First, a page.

Personal Air Conditioner

Complete Buyer’s Guide to Personal Air Conditioner Units

I grew up in Houston, so I know what air conditioning is.  Between April and October, our air conditioner was off pretty much when it was broken, and at no other time.  In Houston in the summer, the normal routine is to go from your air conditioned house to your air conditioned car to your air conditioned school, office, or shopping mall (OK, it’s not YOUR shopping mall, but you get the point).  Nevertheless, there are still sometimes when we have actually go OUTSIDE, and the only real solution available then is to sweat.

Or so I thought.  It turns out that some clever people have now invented a lifesaving (OK, that’s too dramatic — sweatsaving) device: the personal air conditioner.  These genius devices allow you to take your air conditioning with you always and everywhere, as God intended.  These clever devices go by a lot of names: they can be referred to as a mini personal air conditioner, a personal portable air conditioner, or a personal mini air conditioner.  This variety of names is somewhat ironic when you consider that these things aren’t technically air conditioners.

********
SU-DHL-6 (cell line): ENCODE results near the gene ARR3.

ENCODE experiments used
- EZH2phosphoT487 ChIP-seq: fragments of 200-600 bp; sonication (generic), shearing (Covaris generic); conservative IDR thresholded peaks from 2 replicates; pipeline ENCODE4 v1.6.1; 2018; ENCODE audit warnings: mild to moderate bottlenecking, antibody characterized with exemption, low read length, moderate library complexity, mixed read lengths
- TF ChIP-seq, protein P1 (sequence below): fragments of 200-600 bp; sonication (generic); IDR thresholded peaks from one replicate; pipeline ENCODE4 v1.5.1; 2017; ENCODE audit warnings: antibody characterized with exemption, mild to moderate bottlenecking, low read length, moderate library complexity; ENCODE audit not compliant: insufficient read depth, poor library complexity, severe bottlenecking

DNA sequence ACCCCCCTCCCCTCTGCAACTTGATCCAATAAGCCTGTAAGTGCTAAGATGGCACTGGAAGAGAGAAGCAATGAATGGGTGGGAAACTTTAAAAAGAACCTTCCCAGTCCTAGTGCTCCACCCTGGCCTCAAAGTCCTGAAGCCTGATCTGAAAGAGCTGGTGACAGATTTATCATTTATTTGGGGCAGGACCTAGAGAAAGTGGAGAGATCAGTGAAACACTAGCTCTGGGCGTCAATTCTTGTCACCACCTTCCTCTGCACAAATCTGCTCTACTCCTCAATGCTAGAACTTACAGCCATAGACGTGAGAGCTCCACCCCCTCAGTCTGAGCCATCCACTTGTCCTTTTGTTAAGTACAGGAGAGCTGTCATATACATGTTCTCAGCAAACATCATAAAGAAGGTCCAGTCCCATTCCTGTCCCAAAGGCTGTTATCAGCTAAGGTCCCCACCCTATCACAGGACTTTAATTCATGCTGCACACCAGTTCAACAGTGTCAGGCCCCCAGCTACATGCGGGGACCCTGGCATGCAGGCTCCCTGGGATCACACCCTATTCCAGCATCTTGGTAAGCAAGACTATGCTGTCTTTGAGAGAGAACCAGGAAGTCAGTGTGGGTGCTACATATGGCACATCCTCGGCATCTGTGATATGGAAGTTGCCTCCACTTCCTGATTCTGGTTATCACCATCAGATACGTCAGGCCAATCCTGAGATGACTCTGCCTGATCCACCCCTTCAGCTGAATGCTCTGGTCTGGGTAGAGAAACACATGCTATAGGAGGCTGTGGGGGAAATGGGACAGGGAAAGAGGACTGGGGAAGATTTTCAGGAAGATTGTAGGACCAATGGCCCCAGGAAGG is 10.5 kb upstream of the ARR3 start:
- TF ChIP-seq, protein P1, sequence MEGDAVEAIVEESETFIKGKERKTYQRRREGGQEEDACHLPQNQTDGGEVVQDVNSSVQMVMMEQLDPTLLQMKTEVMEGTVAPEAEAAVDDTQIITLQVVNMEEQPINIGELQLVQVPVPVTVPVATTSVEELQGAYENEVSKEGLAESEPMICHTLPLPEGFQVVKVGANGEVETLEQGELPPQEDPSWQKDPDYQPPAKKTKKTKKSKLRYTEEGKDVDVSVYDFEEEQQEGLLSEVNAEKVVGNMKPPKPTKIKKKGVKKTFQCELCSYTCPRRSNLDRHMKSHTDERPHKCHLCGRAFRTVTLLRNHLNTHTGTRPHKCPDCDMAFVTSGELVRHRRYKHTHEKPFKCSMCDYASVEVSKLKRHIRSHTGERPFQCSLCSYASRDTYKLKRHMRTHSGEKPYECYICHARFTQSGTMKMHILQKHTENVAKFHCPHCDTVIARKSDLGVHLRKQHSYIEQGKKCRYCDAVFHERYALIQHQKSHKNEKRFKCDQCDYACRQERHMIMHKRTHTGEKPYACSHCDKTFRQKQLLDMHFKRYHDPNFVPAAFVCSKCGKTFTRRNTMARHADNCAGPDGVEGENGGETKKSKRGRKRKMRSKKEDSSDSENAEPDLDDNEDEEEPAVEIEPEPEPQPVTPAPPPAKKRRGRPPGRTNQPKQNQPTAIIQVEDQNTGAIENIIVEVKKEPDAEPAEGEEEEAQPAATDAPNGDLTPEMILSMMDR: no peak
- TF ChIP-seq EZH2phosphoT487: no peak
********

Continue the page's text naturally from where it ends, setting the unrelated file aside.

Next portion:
Yes, that’s right.  Rather than relying on tubes and freon and such things, these “air conditioners” use mist, evaporation, or (sometimes) a big hunk of ice plus a fan to cool you off anywhere.  But, given that the manufacturers claim that these things can reduce the surrounding temperature by up to 30 degrees Fahrenheit, we’re betting you don’t care how they work — as long as they work.

Which mini air conditioner personal unit is best for you?  That depends mostly on your budget and your size requirements.  The smallest personal air conditioner units tend to be the cheapest, but they also have the least cooling capacity.  This tiny unit costs just $49.95 and has a nifty camcorder grip on it — but one that is designed to be used to point the thing at yourself rather than anyone else.  It runs on batteries or — get this — USB power.  I mean, is there anything that can be run on USB these days?

This bad boy isn’t hand-held, and looks like it needs to sit on some flat surface, but it is also battery operated, so you can take it anywhere.  This unit, though, uses frozen water rather than just evaporation.  You have to fill up a bottle (included with the unit) and put it in the freezer.  Disappointingly, this one is not USB powered.  When are these people going to join the 21st century?

We hope this has been a useful guide to the miracle personal air conditioner.